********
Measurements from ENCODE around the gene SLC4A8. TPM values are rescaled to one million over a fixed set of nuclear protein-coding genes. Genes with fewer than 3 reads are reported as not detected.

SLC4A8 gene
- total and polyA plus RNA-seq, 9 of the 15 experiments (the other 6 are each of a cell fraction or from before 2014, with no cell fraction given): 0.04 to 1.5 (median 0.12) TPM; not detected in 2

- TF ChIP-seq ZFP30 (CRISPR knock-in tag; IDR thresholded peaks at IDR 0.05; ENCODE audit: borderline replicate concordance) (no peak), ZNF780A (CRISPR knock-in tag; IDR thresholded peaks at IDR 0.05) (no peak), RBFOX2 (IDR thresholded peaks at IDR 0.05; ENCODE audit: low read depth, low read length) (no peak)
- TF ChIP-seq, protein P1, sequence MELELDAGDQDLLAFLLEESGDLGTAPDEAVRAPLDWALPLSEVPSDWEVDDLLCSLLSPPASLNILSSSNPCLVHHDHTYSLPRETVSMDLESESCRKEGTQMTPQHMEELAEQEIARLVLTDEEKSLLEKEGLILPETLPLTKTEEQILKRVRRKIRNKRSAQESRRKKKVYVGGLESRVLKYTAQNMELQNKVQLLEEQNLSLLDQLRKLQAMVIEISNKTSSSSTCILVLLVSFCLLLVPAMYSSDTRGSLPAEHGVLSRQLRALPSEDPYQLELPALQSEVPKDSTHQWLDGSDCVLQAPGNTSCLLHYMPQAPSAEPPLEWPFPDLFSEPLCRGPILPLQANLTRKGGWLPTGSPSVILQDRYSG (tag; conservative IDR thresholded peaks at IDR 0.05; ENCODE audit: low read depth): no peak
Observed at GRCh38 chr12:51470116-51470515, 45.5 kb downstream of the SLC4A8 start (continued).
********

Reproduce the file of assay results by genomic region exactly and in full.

Measurements from ENCODE around the gene SLC4A8. TPM values are rescaled to one million over a fixed set of nuclear protein-coding genes. Genes with fewer than 3 reads are reported as not detected.

SLC4A8 gene
- total and polyA plus RNA-seq, 9 of the 15 experiments (the other 6 are each of a cell fraction or from before 2014, with no cell fraction given): 0.04 to 1.5 (median 0.12) TPM; not detected in 2

- TF ChIP-seq ZFP30 (CRISPR knock-in tag; IDR thresholded peaks at IDR 0.05; ENCODE audit: borderline replicate concordance) (no peak), ZNF780A (CRISPR knock-in tag; IDR thresholded peaks at IDR 0.05) (no peak), RBFOX2 (IDR thresholded peaks at IDR 0.05; ENCODE audit: low read depth, low read length) (no peak)
- TF ChIP-seq, protein P1, sequence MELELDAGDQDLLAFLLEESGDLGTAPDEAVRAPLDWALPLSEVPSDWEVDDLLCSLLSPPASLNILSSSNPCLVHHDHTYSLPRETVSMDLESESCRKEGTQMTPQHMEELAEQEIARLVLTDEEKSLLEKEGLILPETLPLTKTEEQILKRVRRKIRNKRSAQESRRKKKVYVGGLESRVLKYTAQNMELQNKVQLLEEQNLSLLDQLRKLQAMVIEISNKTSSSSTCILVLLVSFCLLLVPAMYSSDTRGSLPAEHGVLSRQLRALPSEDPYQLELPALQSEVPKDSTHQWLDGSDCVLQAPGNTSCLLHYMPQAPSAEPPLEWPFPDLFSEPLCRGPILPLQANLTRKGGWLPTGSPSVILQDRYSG (tag; conservative IDR thresholded peaks at IDR 0.05; ENCODE audit: low read depth): no peak
Observed at GRCh38 chr12:51470116-51470515, 45.5 kb downstream of the SLC4A8 start (continued).